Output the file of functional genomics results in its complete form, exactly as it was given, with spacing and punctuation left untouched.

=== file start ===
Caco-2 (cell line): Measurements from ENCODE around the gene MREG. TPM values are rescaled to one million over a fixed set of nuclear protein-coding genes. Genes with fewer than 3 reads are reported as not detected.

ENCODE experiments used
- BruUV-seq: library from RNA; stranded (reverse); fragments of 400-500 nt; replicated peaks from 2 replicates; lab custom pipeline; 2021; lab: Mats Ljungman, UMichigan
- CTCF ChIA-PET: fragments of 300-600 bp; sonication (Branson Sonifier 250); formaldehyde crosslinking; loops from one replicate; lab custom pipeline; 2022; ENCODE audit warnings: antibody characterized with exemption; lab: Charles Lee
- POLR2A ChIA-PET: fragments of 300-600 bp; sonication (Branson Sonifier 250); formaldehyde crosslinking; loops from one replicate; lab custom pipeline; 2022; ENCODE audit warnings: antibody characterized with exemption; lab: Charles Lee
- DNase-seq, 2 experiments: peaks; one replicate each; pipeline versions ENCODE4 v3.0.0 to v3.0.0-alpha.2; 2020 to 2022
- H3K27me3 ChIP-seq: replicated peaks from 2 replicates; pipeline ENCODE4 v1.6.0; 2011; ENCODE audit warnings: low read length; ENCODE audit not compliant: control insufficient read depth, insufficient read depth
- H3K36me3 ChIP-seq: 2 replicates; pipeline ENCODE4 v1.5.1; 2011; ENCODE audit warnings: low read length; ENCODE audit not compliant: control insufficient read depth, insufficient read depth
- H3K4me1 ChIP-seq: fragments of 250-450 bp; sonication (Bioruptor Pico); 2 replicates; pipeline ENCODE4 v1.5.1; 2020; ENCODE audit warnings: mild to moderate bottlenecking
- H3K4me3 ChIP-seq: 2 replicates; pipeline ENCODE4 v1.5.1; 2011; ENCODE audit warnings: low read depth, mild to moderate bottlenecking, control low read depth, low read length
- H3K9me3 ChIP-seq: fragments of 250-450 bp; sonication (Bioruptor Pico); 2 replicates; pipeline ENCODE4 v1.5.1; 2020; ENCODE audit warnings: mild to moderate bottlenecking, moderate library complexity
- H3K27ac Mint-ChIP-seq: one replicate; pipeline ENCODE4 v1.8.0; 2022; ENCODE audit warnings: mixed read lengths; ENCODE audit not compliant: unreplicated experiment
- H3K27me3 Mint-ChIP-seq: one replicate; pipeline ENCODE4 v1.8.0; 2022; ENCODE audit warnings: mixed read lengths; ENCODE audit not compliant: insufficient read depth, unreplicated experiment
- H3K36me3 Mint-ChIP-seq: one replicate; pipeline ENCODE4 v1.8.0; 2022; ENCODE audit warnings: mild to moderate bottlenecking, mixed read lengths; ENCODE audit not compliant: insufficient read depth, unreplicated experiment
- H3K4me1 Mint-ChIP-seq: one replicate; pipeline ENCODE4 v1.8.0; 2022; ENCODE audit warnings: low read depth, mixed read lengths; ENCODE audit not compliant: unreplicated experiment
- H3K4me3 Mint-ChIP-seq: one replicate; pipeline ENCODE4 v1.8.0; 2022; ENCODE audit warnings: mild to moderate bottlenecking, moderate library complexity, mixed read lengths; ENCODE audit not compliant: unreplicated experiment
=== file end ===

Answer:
Caco-2 (cell line): Measurements from ENCODE around the gene MREG. TPM values are rescaled to one million over a fixed set of nuclear protein-coding genes. Genes with fewer than 3 reads are reported as not detected.

ENCODE experiments used
- BruUV-seq: library from RNA; stranded (reverse); fragments of 400-500 nt; replicated peaks from 2 replicates; lab custom pipeline; 2021; lab: Mats Ljungman, UMichigan
- CTCF ChIA-PET: fragments of 300-600 bp; sonication (Branson Sonifier 250); formaldehyde crosslinking; loops from one replicate; lab custom pipeline; 2022; ENCODE audit warnings: antibody characterized with exemption; lab: Charles Lee
- POLR2A ChIA-PET: fragments of 300-600 bp; sonication (Branson Sonifier 250); formaldehyde crosslinking; loops from one replicate; lab custom pipeline; 2022; ENCODE audit warnings: antibody characterized with exemption; lab: Charles Lee
- DNase-seq, 2 experiments: peaks; one replicate each; pipeline versions ENCODE4 v3.0.0 to v3.0.0-alpha.2; 2020 to 2022
- H3K27me3 ChIP-seq: replicated peaks from 2 replicates; pipeline ENCODE4 v1.6.0; 2011; ENCODE audit warnings: low read length; ENCODE audit not compliant: control insufficient read depth, insufficient read depth
- H3K36me3 ChIP-seq: 2 replicates; pipeline ENCODE4 v1.5.1; 2011; ENCODE audit warnings: low read length; ENCODE audit not compliant: control insufficient read depth, insufficient read depth
- H3K4me1 ChIP-seq: fragments of 250-450 bp; sonication (Bioruptor Pico); 2 replicates; pipeline ENCODE4 v1.5.1; 2020; ENCODE audit warnings: mild to moderate bottlenecking
- H3K4me3 ChIP-seq: 2 replicates; pipeline ENCODE4 v1.5.1; 2011; ENCODE audit warnings: low read depth, mild to moderate bottlenecking, control low read depth, low read length
- H3K9me3 ChIP-seq: fragments of 250-450 bp; sonication (Bioruptor Pico); 2 replicates; pipeline ENCODE4 v1.5.1; 2020; ENCODE audit warnings: mild to moderate bottlenecking, moderate library complexity
- H3K27ac Mint-ChIP-seq: one replicate; pipeline ENCODE4 v1.8.0; 2022; ENCODE audit warnings: mixed read lengths; ENCODE audit not compliant: unreplicated experiment
- H3K27me3 Mint-ChIP-seq: one replicate; pipeline ENCODE4 v1.8.0; 2022; ENCODE audit warnings: mixed read lengths; ENCODE audit not compliant: insufficient read depth, unreplicated experiment
- H3K36me3 Mint-ChIP-seq: one replicate; pipeline ENCODE4 v1.8.0; 2022; ENCODE audit warnings: mild to moderate bottlenecking, mixed read lengths; ENCODE audit not compliant: insufficient read depth, unreplicated experiment
- H3K4me1 Mint-ChIP-seq: one replicate; pipeline ENCODE4 v1.8.0; 2022; ENCODE audit warnings: low read depth, mixed read lengths; ENCODE audit not compliant: unreplicated experiment
- H3K4me3 Mint-ChIP-seq: one replicate; pipeline ENCODE4 v1.8.0; 2022; ENCODE audit warnings: mild to moderate bottlenecking, moderate library complexity, mixed read lengths; ENCODE audit not compliant: unreplicated experiment